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An Evening with Camels

December 31, 2009 by · Leave a Comment 

From Moments In Words From Hadhramout by noreply@blogger.com (Omar Barsawad)

Arabian-Camel-800x600

Camels. In Australia they are brutally butchered; not for their meat; not for their skins; but simply because they are considered ‘feral’, ‘pests’ and a ‘problem’. The recent ‘culling’ of camels in Australia’s Northern Territory cost its government about 50,000$; enough money to have dug boreholes for the camels which roam from place to place in search of water. The one humped, Arabian Camels were introduced to the mainly arid Australia, for transport, in the mid 18th Century; but since then, they have rapidly been increasing in numbers. As Australians have no other use for them, they have repeatedly reduced the population of camels, by cruelly shooting them either form planes in the air, or by chasing them on moving vehicles. How barbaric. Had some poor, developing country been doing that to marauding lions or elephants – how would Australians have felt?

Camels should never have been taken to Australia; as people there have no liking for or understanding of the amazing animals. Had Australians understood this wonderful creature, they would have known how to benefit from it; they would have known how to use it; and they would have known how to respect it. Benefit from it; use it; and respect and value it as we do here in Hadhramout. 

African elephants, which I have many times seen at very close range – have always greatly awed and amazed me; and so have camels. A few days ago, I spent an evening with these extraordinary animals. Just a few meters from the center of Al Mukalla, is  a market for camels:

Most people wrongly believe that, as camels mainly live in very arid, hot places, the humps that they have is for storing water. The humps are actually a reservoir of fat; it helps in providing nutrients when needed and in a way helps in controlling heat over the animal’s body.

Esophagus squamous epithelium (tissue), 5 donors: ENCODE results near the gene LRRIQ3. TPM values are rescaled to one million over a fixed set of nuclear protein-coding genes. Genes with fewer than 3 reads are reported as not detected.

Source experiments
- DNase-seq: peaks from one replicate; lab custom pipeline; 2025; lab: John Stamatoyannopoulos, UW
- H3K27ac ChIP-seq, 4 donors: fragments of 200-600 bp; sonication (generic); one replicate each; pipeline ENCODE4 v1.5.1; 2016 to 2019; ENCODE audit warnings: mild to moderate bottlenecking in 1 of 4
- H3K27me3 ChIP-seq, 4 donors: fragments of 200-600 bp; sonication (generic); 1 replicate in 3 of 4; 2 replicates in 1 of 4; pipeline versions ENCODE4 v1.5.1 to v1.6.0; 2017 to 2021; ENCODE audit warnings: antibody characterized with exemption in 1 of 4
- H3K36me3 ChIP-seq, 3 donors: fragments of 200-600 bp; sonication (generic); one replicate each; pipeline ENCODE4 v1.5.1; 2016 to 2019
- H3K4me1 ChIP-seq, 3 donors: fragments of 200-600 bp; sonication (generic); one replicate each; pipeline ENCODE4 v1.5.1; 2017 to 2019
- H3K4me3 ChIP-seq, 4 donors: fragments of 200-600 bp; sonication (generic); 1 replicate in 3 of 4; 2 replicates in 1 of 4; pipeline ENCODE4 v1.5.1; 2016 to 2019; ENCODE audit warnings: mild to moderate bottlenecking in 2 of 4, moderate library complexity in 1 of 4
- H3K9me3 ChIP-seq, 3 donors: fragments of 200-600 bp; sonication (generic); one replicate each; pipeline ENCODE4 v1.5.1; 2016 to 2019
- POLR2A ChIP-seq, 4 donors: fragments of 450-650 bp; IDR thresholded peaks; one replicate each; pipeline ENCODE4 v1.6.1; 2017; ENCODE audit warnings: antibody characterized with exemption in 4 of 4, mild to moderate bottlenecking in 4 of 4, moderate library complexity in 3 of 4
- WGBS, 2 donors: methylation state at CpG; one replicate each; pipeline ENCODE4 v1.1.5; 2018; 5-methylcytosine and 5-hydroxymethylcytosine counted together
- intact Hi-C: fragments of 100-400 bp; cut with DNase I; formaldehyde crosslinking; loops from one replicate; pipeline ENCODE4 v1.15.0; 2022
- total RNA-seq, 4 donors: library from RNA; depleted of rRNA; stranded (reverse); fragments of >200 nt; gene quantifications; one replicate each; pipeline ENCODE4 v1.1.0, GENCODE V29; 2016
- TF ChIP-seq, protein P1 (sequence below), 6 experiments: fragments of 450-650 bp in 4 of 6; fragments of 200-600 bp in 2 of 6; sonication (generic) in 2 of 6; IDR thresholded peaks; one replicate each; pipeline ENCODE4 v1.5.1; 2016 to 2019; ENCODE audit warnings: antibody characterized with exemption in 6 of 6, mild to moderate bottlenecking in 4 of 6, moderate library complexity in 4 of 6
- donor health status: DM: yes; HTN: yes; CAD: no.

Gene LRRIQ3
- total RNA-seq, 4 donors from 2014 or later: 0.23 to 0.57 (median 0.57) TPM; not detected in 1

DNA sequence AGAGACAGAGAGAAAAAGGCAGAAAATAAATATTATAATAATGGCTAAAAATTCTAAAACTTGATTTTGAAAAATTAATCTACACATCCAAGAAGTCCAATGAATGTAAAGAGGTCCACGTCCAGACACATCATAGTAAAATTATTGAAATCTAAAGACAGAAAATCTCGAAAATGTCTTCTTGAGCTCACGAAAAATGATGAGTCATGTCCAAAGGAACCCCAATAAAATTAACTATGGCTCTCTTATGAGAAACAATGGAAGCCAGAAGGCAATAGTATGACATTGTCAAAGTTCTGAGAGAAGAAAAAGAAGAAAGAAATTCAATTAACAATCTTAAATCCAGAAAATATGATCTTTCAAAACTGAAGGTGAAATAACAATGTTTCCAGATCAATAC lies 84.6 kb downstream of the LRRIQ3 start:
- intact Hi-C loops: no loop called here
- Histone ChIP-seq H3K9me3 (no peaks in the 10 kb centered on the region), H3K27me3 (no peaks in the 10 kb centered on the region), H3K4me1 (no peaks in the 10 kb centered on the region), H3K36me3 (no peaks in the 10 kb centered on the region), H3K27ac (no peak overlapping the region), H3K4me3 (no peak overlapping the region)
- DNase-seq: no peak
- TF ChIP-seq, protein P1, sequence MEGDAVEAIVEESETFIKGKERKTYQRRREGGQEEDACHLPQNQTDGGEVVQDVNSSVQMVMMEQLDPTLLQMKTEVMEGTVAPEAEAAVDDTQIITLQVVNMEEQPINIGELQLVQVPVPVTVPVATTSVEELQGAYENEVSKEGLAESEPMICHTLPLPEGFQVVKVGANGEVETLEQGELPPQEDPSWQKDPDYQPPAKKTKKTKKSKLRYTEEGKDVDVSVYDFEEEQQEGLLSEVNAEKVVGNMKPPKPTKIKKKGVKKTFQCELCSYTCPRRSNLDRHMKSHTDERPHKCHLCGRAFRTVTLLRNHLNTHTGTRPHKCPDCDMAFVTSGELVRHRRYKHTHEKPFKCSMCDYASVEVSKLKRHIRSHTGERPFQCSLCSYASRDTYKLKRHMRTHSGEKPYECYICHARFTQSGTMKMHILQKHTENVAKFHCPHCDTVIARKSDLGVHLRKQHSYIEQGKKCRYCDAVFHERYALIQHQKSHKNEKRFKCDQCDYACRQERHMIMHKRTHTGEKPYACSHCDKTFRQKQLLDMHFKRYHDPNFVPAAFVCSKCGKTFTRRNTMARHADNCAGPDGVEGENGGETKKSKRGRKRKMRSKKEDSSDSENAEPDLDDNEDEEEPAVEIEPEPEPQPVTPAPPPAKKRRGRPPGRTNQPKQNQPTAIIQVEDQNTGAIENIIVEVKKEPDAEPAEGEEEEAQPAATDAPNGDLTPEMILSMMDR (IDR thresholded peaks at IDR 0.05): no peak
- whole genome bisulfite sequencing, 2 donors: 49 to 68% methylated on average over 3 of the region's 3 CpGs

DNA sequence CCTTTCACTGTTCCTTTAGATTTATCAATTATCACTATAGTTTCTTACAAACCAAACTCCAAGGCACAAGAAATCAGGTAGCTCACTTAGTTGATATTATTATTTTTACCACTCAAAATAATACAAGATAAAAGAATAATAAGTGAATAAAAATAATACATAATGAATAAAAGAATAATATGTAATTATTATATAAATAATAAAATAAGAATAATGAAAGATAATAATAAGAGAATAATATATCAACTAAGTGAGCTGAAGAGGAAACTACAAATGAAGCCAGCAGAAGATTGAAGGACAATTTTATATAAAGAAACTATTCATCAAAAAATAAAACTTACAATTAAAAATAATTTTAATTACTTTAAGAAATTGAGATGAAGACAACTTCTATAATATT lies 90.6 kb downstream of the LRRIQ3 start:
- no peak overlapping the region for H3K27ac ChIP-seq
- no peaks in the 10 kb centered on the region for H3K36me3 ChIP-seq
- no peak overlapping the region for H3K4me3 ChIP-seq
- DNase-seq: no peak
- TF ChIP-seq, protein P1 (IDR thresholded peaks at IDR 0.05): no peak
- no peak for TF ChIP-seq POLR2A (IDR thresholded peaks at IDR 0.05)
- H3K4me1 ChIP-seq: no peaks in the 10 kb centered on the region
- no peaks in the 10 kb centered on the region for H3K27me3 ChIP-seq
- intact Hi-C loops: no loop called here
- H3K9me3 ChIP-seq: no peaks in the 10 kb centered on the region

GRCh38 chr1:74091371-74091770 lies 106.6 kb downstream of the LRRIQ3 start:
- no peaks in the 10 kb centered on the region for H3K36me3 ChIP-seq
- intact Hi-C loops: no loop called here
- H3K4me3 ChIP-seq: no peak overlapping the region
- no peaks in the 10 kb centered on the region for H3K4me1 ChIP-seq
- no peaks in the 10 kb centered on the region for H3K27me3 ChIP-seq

Camels are born without humps; the hump develops as the camel grows . And as camels use the fat within the humps when they have less food, the hump’s size reduces. Or it increases when the camel has more food. Camels can weigh op to 700 kilograms and can grow up to slightly over 2 meters. They gestate for 11 months; usually giving birth to 1 calf at a time. The young reach adulthood at between 5 to 7 years. A normal life span for a camel is 40 years.

A camel’s hump is a giant mound of fat. In a healthy, well-fed camel, the hump can weigh as much as 35 kilograms. The hump allows a camel to survive an extremely long time without food, if need be.

Camels are cud-chewers. Its mouth is very sturdy enabling it to chew dry, thorny desert plants. Its eyelashes have an interlocking system, of three eye-lids, which automatically shut when necessary; like during sand storms. The first two eye-lids have long eye lashes, which keep out sand; the third eye-lid is transparent and blinks side ways like car wipers, and is transparent allowing camels to see even when their eyes are closed. Its nostrils are shaped to protect it from dust and to trap water vapor and return the vapor to the body during respiration. The ears too, are shaped to protect it from dust and sand. Camels release white salivary stuff when they feel threatened; as the above camel is doing when I got too close to it while taking these photos.